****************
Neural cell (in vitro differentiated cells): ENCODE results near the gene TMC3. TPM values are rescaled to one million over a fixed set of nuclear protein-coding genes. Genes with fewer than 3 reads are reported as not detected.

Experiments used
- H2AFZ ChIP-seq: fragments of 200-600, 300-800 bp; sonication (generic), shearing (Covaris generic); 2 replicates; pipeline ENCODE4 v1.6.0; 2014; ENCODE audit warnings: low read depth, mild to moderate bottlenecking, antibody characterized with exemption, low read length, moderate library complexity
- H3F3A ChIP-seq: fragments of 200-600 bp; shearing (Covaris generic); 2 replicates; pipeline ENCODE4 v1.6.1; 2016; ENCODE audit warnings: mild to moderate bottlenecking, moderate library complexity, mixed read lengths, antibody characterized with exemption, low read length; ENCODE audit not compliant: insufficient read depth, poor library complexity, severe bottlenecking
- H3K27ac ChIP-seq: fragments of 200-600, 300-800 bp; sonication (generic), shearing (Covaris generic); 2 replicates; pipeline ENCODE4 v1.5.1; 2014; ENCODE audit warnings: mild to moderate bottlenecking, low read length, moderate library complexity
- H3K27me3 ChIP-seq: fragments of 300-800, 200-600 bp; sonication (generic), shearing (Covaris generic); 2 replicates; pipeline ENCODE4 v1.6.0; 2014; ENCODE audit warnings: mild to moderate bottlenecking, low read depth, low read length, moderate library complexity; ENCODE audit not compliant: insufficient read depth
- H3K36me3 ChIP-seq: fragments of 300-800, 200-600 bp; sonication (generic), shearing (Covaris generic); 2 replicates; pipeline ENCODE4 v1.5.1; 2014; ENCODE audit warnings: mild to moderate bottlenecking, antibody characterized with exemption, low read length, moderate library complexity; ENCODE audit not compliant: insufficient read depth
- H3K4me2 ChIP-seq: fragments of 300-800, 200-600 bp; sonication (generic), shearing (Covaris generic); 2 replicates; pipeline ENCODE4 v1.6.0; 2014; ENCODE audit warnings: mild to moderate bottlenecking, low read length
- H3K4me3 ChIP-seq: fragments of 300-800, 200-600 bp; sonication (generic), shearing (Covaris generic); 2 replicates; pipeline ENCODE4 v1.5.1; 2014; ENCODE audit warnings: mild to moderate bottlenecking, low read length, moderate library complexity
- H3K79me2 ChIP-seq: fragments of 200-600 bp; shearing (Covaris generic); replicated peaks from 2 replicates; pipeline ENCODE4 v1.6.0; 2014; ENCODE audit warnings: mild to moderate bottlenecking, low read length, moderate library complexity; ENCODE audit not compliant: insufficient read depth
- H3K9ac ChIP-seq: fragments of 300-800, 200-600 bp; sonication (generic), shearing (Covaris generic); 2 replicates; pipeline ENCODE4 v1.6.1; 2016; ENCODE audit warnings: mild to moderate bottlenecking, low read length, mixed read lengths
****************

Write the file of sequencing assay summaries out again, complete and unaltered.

Neural cell (in vitro differentiated cells): ENCODE results near the gene TMC3. TPM values are rescaled to one million over a fixed set of nuclear protein-coding genes. Genes with fewer than 3 reads are reported as not detected.

Experiments used
- H2AFZ ChIP-seq: fragments of 200-600, 300-800 bp; sonication (generic), shearing (Covaris generic); 2 replicates; pipeline ENCODE4 v1.6.0; 2014; ENCODE audit warnings: low read depth, mild to moderate bottlenecking, antibody characterized with exemption, low read length, moderate library complexity
- H3F3A ChIP-seq: fragments of 200-600 bp; shearing (Covaris generic); 2 replicates; pipeline ENCODE4 v1.6.1; 2016; ENCODE audit warnings: mild to moderate bottlenecking, moderate library complexity, mixed read lengths, antibody characterized with exemption, low read length; ENCODE audit not compliant: insufficient read depth, poor library complexity, severe bottlenecking
- H3K27ac ChIP-seq: fragments of 200-600, 300-800 bp; sonication (generic), shearing (Covaris generic); 2 replicates; pipeline ENCODE4 v1.5.1; 2014; ENCODE audit warnings: mild to moderate bottlenecking, low read length, moderate library complexity
- H3K27me3 ChIP-seq: fragments of 300-800, 200-600 bp; sonication (generic), shearing (Covaris generic); 2 replicates; pipeline ENCODE4 v1.6.0; 2014; ENCODE audit warnings: mild to moderate bottlenecking, low read depth, low read length, moderate library complexity; ENCODE audit not compliant: insufficient read depth
- H3K36me3 ChIP-seq: fragments of 300-800, 200-600 bp; sonication (generic), shearing (Covaris generic); 2 replicates; pipeline ENCODE4 v1.5.1; 2014; ENCODE audit warnings: mild to moderate bottlenecking, antibody characterized with exemption, low read length, moderate library complexity; ENCODE audit not compliant: insufficient read depth
- H3K4me2 ChIP-seq: fragments of 300-800, 200-600 bp; sonication (generic), shearing (Covaris generic); 2 replicates; pipeline ENCODE4 v1.6.0; 2014; ENCODE audit warnings: mild to moderate bottlenecking, low read length
- H3K4me3 ChIP-seq: fragments of 300-800, 200-600 bp; sonication (generic), shearing (Covaris generic); 2 replicates; pipeline ENCODE4 v1.5.1; 2014; ENCODE audit warnings: mild to moderate bottlenecking, low read length, moderate library complexity
- H3K79me2 ChIP-seq: fragments of 200-600 bp; shearing (Covaris generic); replicated peaks from 2 replicates; pipeline ENCODE4 v1.6.0; 2014; ENCODE audit warnings: mild to moderate bottlenecking, low read length, moderate library complexity; ENCODE audit not compliant: insufficient read depth
- H3K9ac ChIP-seq: fragments of 300-800, 200-600 bp; sonication (generic), shearing (Covaris generic); 2 replicates; pipeline ENCODE4 v1.6.1; 2016; ENCODE audit warnings: mild to moderate bottlenecking, low read length, mixed read lengths